The Law is the perfection of God. The Law is synonymous with the Lordship of Jesus Christ. “So then, the Law is holy, and the commandment is holy and righteous and good. For we know that the Law is spiritual . . . (Rom.8:12,14).”
17 ¶ “Do not think that I came to abolish the Law or the Prophets; I did not come to abolish but to fulfill.
18 “For truly I say to you, until heaven and earth pass away, not the smallest letter or stroke shall pass from the Law until all is accomplished.
The Law was fulfilled perfectly in Jesus Christ. What does this really mean for us? The standard Christian teaching is that Christ fulfilled the Law, thus our faith in Him releases us from its requirements. While this is true, it runs much deeper. God is perfect. He cannot relate to us through any other means than perfection. God is always true to His own nature. His own need is that everything He looks upon must measure up to His perfection. He is clean and He will not touch what is unclean. In the Old Testament this is the revelation behind all of the rituals of the Law that were required of Israel. The Tabernacle, and later the Temple, were set up as a buffer between God and His people. God established a means by which He could relate to His people without them being destroyed.
Christ died for our transgressions and released us from the judgments against us that the Law demanded. Our faith in Christ enables God to relate to us. Jesus Christ is the ultimate buffer between us and God. This is borne out by Scripture.
5 For there is one God, and one mediator also between God and men, the man Christ Jesus,
6 who gave Himself as a ransom for all, the testimony given at the proper time.
Our faith in Christ transfers His righteousness to us. “He who knew no sin, became sin, that we might become the righteousness of God.” We understand grace from this perspective. As Christians we readily accept His provision for us in regards to our salvation. But sadly, our salvation is often seen as only being saved from judgment. Christ’s fulfillment of the Law, which is God’s perfection, is meant to be manifested in us as well. “Oh, we are perfect in Christ.” Yes, theoretically. Who can say they have experienced the depths of the perfection of God? If we follow the grace of God to its completion, we will know His perfection experientially. “For what the Law could not do, weak as it was through the flesh, God did: sending His own Son in the likeness of sinful flesh and as an offering for sin, He condemned sin in the flesh, so that the requirement of the Law might be fulfilled in us, who do not walk according to the flesh but according to the Spirit (Rom.8:3-4).” The requirement of the Law is perfection. HIS perfection is worked experientially into us through appropriation. We appropriate by grace through faith.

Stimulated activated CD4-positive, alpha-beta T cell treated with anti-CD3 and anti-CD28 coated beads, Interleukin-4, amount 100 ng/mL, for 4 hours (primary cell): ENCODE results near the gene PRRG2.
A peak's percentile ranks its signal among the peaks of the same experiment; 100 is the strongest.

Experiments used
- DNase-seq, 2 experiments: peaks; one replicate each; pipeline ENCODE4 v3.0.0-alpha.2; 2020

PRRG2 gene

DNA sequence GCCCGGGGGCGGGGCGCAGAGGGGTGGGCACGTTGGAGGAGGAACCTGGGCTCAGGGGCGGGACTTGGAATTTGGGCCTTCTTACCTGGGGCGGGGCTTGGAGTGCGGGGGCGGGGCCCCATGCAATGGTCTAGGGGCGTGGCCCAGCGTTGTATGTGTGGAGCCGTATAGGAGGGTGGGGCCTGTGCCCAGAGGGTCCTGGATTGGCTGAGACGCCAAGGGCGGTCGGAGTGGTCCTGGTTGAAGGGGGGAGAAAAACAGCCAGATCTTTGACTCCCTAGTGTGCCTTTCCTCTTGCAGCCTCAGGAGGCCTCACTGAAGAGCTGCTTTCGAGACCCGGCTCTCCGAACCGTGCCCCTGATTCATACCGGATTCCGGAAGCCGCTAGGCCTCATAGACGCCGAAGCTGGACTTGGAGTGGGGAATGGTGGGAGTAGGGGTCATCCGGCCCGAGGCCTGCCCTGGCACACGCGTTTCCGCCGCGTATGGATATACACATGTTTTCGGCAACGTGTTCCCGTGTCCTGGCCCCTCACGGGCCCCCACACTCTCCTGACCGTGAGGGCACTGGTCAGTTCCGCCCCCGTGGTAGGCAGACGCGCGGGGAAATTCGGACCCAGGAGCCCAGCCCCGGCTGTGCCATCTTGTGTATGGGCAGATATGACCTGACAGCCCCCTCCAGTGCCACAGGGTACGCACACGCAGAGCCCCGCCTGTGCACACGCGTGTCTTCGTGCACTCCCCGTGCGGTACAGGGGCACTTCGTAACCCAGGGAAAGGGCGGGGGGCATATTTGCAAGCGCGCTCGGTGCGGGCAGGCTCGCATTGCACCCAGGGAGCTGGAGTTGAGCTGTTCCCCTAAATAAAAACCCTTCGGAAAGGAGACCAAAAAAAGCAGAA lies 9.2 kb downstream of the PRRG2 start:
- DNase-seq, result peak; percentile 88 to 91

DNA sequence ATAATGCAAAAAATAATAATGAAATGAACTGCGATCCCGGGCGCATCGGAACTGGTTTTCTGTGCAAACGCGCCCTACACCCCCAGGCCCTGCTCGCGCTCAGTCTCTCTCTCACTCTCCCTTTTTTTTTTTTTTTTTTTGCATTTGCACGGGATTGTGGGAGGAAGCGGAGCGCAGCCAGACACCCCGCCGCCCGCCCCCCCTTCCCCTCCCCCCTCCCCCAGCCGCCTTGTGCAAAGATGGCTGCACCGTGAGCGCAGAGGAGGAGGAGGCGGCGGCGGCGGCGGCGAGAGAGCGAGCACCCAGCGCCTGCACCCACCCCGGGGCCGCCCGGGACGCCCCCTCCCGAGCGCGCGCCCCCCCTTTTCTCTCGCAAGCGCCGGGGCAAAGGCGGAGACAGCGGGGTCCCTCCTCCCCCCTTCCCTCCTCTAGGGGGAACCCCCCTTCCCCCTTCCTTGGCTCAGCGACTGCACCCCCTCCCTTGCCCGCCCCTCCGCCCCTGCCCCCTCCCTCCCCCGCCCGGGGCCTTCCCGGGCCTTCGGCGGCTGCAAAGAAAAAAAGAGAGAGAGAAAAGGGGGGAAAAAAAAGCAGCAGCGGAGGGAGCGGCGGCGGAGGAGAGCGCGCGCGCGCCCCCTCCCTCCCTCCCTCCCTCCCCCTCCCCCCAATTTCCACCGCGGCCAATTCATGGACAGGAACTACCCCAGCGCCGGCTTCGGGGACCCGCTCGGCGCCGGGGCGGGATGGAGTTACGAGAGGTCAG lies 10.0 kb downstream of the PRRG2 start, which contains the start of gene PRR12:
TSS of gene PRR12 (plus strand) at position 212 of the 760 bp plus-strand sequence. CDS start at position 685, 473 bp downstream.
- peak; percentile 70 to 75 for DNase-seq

Only as we come to the point of moving into our inheritance such as the children of Israel did under Moses, does the need for perfection become an issue. This is why the tabernacle was established under Moses, and not the patriarchs. The promised land of Caanan represents our inheritance in Christ, which is His sonship duplicated in us. The tabernacle was the means by which God could manifest His perfection to Israel every step of the way into Caanan. Thus, we have the revelation of Jehovah, I Am that I Am. This is the reason why God told Moses He was not known as Jehovah to Abraham, Isaac, and Jacob. God’s purpose for the patriarchs was not for them to inherit the promises, but to receive them. The patriarchs built altars and dug wells as God met them and gave them promises. They knew God as El Shaddai, the Great Breasted One, the God who provided for all their needs. But to enter the Promised Land required an ever-present revelation of the Lord, one that unfolded as they moved forward. This is expressed through the cloud by day and the pillar of fire by night. The buffer of the tabernacle enabled God to reveal His perfection to Israel which was a necessary requirement to enter Caanan. We can grasp this by simply understanding that the Tabernacle expressed the perfection of God in a way that consecrated Israel so they could stand.
We too must experience an unfolding revelation of the Lord. Our Caanan, i.e., sonship, can only be possessed through an ever-present God who perpetually interacts with us. This interaction demands that God’s perfection be manifested in us. God can only be satisfied with Himself. He must see Himself when He looks upon His creation. This is why the Scriptures tell us Christ was the exact representation of His nature (Heb. 1:3). Jesus told His disciples that if they had seen Him, they had seen the Father. This is where we leave religion far behind. We are to learn how to daily appropriate His perfection into our lives. This is the meaning of “give us this day our daily bread.” The “theoretical” crowd will say they are already perfect in Christ. They will say that by faith they have embraced the new creation and don’t relate to Adam anymore. Such boasts are hollow. When a glass is full it will not hold any more water. It is through the ever-present manifestation of the Lord working in us that our capacity for God is increased. We can legitimately say, “I am perfect today, but I will be more perfect tomorrow.” Ultimately, the manifestation of the sons of God will come because Christ’s life in those sons has been appropriated fully. When God sees the fullness of His son in His many sons, then His need for perfection is realized. Learning to appropriate and submit to the Lordship of Jesus Christ is the means by which His perfection is worked in us.